What shows will Retrogram cover?

A heap of ’em, baby – from both sides of the pond!

  • Ace Of Wands
  • The Amazing Spider-Man
  • Ark II
  • Battlestar Galactica / Galactica: 1980
  • Beyond Westworld
  • The Bionic Woman
  • Blake’s 7
  • Buck Rogers In The 25th Century
  • The Changes
  • Children Of The Stones
  • Circle Of Fear
  • Come Back, Mrs. Noah
  • Doctor Who
  • Doomwatch
  • Electra Woman & Dyna Girl
  • The Fantastic Journey
  • Far-Out Space Nuts
  • Flash Gordon (Animated Series)
  • Future Cop
  • Gemini Man
  • Ghost Story
  • The Greatest American Hero
  • The Hitchhiker’s Guide To The Galaxy
  • Holmes & Yoyo
  • The Immortal
  • The Incredible Hulk
  • The Invisible Man
  • Jason Of Star Command
  • Kolchak: The Night Stalker
  • Land Of The Giants
  • Land Of The Lost
  • Logan’s Run: The Series
  • The Lost Saucer
  • Man From Atlantis
  • The Martian Chronicles
  • Monkey
  • Moonbase 3
  • Night Gallery
  • The Nightmare Man
  • The Omega Factor
  • The Phoenix
  • Planet Of The Apes: The Series
  • The Powers Of Matthew Star
  • Project U.F.O.
  • Quark
  • Raven
  • Return To The Planet Of The Apes
  • Sapphire & Steel
  • Search
  • Secrets Of Isis
  • Shazam!
  • The Six Million Dollar Man
  • Sixth Sense
  • Sky
  • Space: 1999
  • Space Academy
  • Star Maidens
  • Star Trek (Animated Series)
  • The Starlost
  • Super Friends
  • Supertrain
  • Survivors
  • Time Express
  • Timeslip
  • The Tomorrow People
  • UFO
  • Voyagers!
  • Wonder Woman
    …plus numerous one-off TV movies falling into the same speculative fiction wheelhouse, and a few other surprises…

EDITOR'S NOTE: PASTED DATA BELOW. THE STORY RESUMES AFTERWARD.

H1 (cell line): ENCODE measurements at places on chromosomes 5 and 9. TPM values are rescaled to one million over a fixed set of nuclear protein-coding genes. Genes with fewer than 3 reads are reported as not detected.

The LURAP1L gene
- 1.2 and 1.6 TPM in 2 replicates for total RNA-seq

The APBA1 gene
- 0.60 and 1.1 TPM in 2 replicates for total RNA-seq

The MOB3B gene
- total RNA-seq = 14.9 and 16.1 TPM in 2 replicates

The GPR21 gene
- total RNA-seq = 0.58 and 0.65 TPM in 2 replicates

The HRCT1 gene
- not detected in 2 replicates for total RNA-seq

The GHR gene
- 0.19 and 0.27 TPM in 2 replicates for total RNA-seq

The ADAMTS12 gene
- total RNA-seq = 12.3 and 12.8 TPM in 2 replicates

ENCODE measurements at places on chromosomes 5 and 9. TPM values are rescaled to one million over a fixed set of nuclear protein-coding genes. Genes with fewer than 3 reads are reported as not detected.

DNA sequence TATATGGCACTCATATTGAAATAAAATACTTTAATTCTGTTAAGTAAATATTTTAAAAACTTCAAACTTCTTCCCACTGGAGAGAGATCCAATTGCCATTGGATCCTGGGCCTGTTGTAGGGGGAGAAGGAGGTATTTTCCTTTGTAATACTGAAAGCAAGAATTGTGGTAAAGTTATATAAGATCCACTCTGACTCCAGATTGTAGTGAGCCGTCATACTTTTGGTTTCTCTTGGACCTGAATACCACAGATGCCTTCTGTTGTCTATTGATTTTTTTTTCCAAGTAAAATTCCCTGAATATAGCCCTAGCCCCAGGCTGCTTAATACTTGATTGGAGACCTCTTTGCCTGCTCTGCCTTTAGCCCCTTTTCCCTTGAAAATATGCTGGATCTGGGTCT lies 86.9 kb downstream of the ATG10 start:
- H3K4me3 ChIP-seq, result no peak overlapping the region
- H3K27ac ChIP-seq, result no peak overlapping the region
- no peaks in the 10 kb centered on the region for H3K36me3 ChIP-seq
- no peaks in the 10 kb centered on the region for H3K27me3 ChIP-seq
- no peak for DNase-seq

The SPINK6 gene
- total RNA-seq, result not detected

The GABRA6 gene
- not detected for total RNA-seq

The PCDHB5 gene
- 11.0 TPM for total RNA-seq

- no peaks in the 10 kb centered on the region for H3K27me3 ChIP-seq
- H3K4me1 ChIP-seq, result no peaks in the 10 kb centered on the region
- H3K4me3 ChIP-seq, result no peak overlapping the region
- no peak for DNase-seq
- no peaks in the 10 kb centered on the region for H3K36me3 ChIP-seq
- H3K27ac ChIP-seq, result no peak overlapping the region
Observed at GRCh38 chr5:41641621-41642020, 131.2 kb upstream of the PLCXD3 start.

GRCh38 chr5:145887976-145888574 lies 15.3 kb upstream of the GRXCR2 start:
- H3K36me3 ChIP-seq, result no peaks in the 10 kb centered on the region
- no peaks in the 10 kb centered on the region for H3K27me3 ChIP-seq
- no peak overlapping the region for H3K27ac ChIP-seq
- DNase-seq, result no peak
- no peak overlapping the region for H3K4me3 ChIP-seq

At this time we are not planning to include theatrical movies in the show, but their impact on the entertainment landscape will be of vital interest. How long did it take for TV to adjust to the seismic impact of Star Wars, for example? Let’s find out.

The timeline is nearing completion. All shows have been added, and a smattering of historical events is being sprinkled throughout the timeline for context. The sooner specific weeks are nominated, the sooner recording can begin (once your host settles into his new home base after moving to Utah this summer, that is). I hope to record months ahead of time so episodes can be “banked” in advance to avoid dead weeks.

A pilot episode has already been outlined to be recorded first, and will be made available early – perhaps months ahead of the start of the show in 2019 – to Patreon subscribers.

(Oh, and if you have something to advertise and you think this show is aimed right at your product or service’s audience? Let’s talk advertising – contact me via e-mail.)

Commence Retrogram. Let’s do this.

                  Earl Green, Retrogram creator/producer/host


This podcast is the replacement/successor to the previously announced books We Came From The Funky Future and The Guide To 42 British Sci-Fi & Fantasy TV Classics.